FINDLAY, OH (Toledo News Now) - The Findlay Police Department gave a sick little boy a day he will never forget, as they made him an honorary police officer.
Paul Young, a 4-year-old autistic boy from Findlay, was diagnosed with cancer last year. Over the year, he underwent many chemotherapy treatments, leading to some rough, difficult days for him and his family.
On Thursday, the city of Findlay, along with the Findlay Police Department, came together to give Paul a good day.
Like most 4-year-olds, Paul is energetic, easily distracted and very friendly. He never acts like he is afflicted with a terrible disease.
"When you have a child with cancer, it's hard to think positive. You worry so much about what could happen," said Mary Finkes, Paul's mother.
Last October, Paul was diagnosed with acute lymphoblastic leukemia. He has already gone through a year of chemotherapy. His treatment will end in December 2014.
"He's a brave little boy. He's been through a lot. But this is a day that he can forget that he is sick, and be a fun and playful little boy," said Finkes.
Paul received special treatment from the Findlay Police Department. Ever since he was very little, he has been enamored with law enforcement.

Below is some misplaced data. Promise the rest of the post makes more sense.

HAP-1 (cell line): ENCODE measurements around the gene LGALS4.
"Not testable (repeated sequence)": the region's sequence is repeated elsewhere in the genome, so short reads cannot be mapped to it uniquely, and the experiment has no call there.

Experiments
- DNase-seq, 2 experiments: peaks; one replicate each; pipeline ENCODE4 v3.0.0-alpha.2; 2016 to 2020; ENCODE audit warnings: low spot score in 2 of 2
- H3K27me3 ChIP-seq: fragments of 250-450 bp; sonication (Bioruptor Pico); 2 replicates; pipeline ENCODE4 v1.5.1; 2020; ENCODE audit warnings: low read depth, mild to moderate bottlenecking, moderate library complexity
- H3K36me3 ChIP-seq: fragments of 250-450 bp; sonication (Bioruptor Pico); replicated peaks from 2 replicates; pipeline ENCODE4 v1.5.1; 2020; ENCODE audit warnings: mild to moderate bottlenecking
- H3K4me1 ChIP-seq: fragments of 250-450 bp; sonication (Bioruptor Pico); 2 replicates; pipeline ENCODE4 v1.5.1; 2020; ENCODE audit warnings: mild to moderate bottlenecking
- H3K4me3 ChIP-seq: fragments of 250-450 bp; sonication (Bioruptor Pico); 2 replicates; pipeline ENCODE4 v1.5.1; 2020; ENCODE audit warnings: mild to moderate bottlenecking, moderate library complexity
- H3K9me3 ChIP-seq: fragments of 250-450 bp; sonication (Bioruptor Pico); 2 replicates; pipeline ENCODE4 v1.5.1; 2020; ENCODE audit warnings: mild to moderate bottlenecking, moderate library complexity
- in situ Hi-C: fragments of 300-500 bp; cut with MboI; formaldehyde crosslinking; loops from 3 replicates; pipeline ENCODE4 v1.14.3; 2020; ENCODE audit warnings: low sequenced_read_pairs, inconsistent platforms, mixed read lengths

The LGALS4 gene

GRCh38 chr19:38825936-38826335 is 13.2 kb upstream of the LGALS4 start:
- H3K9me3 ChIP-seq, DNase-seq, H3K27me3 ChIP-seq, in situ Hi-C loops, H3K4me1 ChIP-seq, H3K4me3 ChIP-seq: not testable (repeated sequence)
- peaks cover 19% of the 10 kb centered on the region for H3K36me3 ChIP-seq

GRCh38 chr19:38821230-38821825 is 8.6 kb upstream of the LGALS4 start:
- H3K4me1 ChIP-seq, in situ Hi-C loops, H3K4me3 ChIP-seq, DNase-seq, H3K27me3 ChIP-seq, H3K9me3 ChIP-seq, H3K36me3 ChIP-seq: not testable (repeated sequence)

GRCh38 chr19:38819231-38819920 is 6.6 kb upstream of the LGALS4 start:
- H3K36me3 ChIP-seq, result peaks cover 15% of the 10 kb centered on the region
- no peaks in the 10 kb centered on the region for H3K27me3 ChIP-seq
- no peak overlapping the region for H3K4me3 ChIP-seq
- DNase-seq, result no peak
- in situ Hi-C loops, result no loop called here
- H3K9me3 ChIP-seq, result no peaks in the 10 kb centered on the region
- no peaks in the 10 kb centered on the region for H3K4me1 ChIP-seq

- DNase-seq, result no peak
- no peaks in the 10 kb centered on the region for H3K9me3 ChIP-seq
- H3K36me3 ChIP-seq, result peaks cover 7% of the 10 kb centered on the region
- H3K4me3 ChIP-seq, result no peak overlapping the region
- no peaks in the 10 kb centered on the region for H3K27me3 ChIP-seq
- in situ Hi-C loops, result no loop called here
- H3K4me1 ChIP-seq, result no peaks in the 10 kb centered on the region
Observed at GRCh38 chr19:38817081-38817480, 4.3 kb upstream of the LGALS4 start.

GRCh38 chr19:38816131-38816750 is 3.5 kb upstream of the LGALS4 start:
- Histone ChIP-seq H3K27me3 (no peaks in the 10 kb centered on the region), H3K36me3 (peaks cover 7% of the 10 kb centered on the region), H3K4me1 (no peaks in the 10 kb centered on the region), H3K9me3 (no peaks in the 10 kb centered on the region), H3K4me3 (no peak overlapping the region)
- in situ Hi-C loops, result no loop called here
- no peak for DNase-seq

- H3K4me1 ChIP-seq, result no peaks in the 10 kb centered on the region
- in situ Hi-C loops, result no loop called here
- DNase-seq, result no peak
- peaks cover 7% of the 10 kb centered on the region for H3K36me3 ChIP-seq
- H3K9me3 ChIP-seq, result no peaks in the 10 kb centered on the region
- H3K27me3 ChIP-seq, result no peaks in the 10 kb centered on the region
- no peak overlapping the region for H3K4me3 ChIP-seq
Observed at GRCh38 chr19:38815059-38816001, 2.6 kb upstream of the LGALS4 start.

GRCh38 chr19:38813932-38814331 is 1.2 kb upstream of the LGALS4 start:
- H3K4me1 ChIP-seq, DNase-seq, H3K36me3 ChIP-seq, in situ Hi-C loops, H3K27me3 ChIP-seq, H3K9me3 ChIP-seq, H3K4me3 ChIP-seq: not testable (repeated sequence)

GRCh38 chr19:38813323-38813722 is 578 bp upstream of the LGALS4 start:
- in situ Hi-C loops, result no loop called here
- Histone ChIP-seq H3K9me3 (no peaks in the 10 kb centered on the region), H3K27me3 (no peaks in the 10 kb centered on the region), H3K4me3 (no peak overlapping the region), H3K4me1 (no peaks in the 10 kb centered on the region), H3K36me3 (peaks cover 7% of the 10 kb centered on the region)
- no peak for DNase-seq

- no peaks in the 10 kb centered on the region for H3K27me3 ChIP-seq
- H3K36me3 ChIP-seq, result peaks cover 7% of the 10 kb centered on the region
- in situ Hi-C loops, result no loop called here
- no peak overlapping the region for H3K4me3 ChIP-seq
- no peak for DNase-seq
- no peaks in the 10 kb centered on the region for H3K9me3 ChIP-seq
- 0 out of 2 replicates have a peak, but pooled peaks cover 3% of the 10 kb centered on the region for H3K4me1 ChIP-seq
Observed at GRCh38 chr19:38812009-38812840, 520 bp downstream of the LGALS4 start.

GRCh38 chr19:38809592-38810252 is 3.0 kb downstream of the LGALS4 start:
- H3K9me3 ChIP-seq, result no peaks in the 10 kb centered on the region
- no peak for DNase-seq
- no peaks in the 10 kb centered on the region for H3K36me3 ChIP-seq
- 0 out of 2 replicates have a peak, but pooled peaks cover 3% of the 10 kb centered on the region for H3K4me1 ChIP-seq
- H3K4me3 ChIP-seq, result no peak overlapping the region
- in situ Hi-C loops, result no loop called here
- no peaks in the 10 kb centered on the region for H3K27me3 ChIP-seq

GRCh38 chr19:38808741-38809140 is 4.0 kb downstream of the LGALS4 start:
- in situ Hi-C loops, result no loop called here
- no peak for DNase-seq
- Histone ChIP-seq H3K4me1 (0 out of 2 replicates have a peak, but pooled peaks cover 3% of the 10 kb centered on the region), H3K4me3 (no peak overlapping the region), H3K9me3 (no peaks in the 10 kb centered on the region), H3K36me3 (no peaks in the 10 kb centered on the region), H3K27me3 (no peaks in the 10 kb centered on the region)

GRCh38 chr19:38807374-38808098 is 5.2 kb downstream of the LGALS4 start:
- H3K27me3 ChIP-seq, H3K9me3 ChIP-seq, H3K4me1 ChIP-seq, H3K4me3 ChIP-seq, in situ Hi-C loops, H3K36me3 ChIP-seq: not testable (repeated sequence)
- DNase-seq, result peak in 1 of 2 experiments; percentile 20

The police department heard Paul's story and wanted to help. So they worked with the city to have Paul sworn in as an honorary Findlay police officer, complete with his own toy duty belt, badge, uniform and police car.
Officers Chad McMonigal and Brian Dill spearheaded an effort to get a Dodge Charger police cruiser in Power Wheels for Paul. The car was sent to Bart Rader at Banshee Graphics in Findlay and received the same detail and treatment the city's police cruisers have. Downsized for a 4-year-old, the car was decked out with working lights, a siren, decals and even had his name on the door.
After being sworn in by Findlay Mayor Lydia Mihalik, Paul cruised down Cory Street. Then pizza and Dietsch Brothers' ice cream (based in Findlay) was enjoyed by all.
"Any time anybody contacts us with a story like this, there's no one that wouldn't want to help. So, of course, when we heard about it, we were completely on board," said McMonigal.
The whole event took a lot of planning, but those involved said it was well worth it in the end.
"To see the look on his face, I tell you, we would do this everyday if we could," said McMonigal.
Paul's mom will also never forget that look.
"To see him have so much fun - and being that he's so sick - it just means a lot to me, because he doesn't have a lot of good days," said Finkes.
It was a good day that will leave longlasting positive memories for a special little boy.
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